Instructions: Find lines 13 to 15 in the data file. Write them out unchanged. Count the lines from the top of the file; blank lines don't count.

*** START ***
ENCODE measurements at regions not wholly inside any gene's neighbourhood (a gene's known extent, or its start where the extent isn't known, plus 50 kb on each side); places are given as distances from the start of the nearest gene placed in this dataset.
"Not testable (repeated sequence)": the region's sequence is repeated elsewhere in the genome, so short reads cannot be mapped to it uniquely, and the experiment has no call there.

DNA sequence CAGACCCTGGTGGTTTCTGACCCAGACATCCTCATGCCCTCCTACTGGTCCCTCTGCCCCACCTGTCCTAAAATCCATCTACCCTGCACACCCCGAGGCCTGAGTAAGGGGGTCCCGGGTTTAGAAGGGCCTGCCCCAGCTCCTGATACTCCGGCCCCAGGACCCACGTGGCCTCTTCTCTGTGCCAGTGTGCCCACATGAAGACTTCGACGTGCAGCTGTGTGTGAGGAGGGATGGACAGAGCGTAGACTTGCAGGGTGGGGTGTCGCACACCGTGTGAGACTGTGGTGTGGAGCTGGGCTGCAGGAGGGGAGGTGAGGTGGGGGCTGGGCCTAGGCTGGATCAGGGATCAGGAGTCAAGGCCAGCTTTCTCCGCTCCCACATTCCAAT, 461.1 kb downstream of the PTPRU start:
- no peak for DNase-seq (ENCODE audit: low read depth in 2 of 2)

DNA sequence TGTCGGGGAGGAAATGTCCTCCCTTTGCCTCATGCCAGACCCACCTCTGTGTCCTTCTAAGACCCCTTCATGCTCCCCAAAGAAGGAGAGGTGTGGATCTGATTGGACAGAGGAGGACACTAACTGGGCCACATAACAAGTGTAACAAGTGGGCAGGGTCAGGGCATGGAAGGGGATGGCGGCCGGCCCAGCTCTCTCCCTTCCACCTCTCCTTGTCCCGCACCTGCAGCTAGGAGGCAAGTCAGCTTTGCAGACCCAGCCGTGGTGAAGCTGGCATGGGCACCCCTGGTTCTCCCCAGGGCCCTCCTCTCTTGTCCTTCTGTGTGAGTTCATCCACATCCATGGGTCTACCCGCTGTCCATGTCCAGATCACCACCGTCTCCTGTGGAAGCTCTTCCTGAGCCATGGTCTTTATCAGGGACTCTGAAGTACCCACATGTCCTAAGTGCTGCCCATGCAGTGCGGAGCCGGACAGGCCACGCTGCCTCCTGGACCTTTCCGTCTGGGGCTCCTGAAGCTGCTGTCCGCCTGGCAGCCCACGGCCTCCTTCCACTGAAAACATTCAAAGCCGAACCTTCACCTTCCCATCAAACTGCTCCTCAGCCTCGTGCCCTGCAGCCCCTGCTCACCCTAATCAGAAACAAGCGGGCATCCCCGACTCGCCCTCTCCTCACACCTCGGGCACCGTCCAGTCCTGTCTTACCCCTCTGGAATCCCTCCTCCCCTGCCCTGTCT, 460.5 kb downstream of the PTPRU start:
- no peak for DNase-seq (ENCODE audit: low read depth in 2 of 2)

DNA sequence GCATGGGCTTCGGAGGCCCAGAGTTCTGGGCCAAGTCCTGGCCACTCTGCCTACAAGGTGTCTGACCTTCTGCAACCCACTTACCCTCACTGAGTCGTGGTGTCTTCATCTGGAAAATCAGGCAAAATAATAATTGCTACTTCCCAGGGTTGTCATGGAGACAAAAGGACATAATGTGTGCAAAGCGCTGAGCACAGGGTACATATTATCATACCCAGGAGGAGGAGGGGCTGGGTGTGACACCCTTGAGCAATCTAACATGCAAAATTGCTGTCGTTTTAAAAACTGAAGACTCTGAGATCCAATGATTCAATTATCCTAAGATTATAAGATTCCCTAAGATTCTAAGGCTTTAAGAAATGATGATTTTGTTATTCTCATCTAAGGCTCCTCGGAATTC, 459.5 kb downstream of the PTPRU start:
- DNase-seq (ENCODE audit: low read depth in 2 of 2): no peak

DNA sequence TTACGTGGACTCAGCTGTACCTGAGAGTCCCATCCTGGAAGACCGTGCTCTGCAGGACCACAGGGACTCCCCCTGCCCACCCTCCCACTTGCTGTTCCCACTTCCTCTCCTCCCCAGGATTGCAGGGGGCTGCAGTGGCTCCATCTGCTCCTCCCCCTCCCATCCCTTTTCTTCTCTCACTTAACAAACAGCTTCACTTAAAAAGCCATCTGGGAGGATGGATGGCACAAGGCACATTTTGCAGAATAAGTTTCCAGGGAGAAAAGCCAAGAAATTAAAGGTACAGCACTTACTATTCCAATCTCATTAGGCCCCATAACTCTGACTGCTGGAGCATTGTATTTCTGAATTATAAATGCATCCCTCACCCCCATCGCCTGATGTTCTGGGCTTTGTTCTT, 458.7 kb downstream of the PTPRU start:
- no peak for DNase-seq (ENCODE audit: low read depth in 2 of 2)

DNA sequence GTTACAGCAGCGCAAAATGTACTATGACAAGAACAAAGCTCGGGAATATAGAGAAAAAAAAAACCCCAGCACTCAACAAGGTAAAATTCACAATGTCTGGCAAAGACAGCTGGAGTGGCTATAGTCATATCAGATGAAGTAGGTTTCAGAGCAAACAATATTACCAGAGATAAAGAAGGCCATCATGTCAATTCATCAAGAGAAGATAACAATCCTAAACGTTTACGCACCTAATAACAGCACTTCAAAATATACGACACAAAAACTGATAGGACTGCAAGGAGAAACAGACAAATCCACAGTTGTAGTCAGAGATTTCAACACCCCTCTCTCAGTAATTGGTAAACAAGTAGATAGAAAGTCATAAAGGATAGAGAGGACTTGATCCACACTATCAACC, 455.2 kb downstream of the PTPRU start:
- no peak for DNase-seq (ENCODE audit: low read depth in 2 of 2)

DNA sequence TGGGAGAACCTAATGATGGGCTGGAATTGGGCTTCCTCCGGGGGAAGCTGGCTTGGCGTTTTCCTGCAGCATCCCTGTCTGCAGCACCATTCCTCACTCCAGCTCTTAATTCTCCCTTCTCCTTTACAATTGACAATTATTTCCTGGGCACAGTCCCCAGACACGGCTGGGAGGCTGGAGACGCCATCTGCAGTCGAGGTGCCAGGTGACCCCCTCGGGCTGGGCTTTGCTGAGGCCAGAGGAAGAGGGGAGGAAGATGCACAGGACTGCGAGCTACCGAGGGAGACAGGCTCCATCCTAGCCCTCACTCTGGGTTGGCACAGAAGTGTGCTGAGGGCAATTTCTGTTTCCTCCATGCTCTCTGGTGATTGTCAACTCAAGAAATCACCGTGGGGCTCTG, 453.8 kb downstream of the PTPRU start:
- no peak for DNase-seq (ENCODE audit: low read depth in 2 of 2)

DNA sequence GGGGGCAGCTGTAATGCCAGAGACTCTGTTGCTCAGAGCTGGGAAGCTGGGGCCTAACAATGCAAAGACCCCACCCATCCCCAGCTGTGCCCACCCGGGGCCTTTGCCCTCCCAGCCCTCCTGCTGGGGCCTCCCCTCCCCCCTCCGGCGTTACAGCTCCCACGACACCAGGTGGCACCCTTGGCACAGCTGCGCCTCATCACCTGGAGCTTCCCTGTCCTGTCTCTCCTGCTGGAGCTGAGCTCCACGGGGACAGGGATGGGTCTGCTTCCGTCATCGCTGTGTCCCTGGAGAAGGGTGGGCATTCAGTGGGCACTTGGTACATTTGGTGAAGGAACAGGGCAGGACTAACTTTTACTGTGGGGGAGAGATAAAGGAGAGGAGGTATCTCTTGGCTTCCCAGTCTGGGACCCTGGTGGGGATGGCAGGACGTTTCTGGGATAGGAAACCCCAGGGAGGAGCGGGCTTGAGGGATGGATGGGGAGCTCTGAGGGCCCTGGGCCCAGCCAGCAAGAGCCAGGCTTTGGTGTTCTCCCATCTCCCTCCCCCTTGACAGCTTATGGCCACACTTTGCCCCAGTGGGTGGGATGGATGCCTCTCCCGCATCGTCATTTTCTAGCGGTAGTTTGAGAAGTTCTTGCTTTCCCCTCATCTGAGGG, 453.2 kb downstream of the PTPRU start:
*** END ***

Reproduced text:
DNA sequence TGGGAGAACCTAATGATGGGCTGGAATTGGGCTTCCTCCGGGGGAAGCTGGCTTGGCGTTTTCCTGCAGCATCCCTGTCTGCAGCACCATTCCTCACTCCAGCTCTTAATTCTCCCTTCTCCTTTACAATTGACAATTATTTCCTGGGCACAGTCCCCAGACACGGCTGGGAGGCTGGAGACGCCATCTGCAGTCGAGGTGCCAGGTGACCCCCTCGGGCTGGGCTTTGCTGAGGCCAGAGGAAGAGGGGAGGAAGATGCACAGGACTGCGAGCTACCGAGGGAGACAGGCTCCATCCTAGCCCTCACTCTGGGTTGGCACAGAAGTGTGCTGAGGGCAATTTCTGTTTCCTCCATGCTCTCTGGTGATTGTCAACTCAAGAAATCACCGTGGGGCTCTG, 453.8 kb downstream of the PTPRU start:
- no peak for DNase-seq (ENCODE audit: low read depth in 2 of 2)

DNA sequence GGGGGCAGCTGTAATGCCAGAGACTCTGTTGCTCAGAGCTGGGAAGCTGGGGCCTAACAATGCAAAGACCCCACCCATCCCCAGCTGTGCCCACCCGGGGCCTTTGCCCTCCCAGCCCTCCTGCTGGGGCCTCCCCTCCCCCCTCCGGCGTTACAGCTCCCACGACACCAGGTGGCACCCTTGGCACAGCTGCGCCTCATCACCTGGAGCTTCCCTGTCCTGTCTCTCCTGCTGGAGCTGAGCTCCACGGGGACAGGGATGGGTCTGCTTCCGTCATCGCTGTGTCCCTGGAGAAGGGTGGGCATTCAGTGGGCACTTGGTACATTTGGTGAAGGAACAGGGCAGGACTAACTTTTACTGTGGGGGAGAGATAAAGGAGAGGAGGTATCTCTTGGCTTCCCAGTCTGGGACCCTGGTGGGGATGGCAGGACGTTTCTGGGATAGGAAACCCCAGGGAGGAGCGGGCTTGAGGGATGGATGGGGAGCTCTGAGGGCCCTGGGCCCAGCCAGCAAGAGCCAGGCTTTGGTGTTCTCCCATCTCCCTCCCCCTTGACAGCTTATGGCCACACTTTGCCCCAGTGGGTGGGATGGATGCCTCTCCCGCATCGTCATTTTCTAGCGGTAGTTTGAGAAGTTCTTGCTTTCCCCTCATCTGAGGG, 453.2 kb downstream of the PTPRU start: